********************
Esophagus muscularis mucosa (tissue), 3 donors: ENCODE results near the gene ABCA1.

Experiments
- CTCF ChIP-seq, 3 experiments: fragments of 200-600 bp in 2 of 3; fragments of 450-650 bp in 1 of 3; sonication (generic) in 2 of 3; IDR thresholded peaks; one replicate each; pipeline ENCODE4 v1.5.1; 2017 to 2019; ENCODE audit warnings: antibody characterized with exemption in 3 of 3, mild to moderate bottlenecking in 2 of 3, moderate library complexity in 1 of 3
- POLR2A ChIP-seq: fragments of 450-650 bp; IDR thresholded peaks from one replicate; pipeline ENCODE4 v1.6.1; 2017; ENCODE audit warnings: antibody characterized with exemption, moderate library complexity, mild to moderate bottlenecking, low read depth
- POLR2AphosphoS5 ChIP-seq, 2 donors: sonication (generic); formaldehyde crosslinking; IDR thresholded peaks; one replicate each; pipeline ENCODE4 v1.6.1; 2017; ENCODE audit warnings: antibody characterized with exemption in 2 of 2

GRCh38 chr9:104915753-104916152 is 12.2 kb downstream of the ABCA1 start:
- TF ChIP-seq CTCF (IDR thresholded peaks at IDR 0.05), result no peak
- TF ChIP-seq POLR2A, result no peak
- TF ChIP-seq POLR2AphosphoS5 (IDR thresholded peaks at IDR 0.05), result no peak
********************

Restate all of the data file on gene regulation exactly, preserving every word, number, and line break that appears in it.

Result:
Esophagus muscularis mucosa (tissue), 3 donors: ENCODE results near the gene ABCA1.

Experiments
- CTCF ChIP-seq, 3 experiments: fragments of 200-600 bp in 2 of 3; fragments of 450-650 bp in 1 of 3; sonication (generic) in 2 of 3; IDR thresholded peaks; one replicate each; pipeline ENCODE4 v1.5.1; 2017 to 2019; ENCODE audit warnings: antibody characterized with exemption in 3 of 3, mild to moderate bottlenecking in 2 of 3, moderate library complexity in 1 of 3
- POLR2A ChIP-seq: fragments of 450-650 bp; IDR thresholded peaks from one replicate; pipeline ENCODE4 v1.6.1; 2017; ENCODE audit warnings: antibody characterized with exemption, moderate library complexity, mild to moderate bottlenecking, low read depth
- POLR2AphosphoS5 ChIP-seq, 2 donors: sonication (generic); formaldehyde crosslinking; IDR thresholded peaks; one replicate each; pipeline ENCODE4 v1.6.1; 2017; ENCODE audit warnings: antibody characterized with exemption in 2 of 2

GRCh38 chr9:104915753-104916152 is 12.2 kb downstream of the ABCA1 start:
- TF ChIP-seq CTCF (IDR thresholded peaks at IDR 0.05), result no peak
- TF ChIP-seq POLR2A, result no peak
- TF ChIP-seq POLR2AphosphoS5 (IDR thresholded peaks at IDR 0.05), result no peak